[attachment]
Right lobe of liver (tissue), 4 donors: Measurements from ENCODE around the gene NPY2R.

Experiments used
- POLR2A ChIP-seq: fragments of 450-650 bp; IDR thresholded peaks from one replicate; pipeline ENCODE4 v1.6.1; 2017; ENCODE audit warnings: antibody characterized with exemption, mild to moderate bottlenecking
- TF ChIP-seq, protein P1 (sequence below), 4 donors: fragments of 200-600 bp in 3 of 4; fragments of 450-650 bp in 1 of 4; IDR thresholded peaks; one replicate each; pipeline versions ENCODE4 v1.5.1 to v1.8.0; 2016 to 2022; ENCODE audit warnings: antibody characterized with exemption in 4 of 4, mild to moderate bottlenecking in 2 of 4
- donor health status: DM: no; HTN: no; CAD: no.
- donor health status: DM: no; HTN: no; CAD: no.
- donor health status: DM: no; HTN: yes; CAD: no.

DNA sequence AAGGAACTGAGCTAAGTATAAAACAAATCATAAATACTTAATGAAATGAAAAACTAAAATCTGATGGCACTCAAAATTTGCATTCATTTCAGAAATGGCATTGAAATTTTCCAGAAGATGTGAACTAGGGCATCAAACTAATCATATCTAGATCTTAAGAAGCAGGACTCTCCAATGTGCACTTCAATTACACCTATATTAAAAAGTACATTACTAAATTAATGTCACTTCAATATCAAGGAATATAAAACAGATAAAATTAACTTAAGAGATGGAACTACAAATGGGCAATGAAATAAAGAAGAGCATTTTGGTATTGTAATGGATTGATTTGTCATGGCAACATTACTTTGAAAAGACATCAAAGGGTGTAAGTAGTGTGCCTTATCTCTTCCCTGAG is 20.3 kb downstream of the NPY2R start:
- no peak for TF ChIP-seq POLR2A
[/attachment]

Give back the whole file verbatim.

Right lobe of liver (tissue), 4 donors: Measurements from ENCODE around the gene NPY2R.

Experiments used
- POLR2A ChIP-seq: fragments of 450-650 bp; IDR thresholded peaks from one replicate; pipeline ENCODE4 v1.6.1; 2017; ENCODE audit warnings: antibody characterized with exemption, mild to moderate bottlenecking
- TF ChIP-seq, protein P1 (sequence below), 4 donors: fragments of 200-600 bp in 3 of 4; fragments of 450-650 bp in 1 of 4; IDR thresholded peaks; one replicate each; pipeline versions ENCODE4 v1.5.1 to v1.8.0; 2016 to 2022; ENCODE audit warnings: antibody characterized with exemption in 4 of 4, mild to moderate bottlenecking in 2 of 4
- donor health status: DM: no; HTN: no; CAD: no.
- donor health status: DM: no; HTN: no; CAD: no.
- donor health status: DM: no; HTN: yes; CAD: no.

DNA sequence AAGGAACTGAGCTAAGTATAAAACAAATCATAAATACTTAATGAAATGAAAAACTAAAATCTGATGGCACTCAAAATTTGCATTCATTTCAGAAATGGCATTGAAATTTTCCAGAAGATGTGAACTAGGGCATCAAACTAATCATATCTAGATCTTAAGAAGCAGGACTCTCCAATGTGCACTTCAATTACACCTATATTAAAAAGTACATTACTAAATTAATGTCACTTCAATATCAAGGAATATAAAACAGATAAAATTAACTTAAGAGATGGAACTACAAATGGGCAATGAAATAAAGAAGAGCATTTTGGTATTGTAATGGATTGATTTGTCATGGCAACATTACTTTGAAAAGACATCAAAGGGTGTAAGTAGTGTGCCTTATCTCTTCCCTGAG is 20.3 kb downstream of the NPY2R start:
- no peak for TF ChIP-seq POLR2A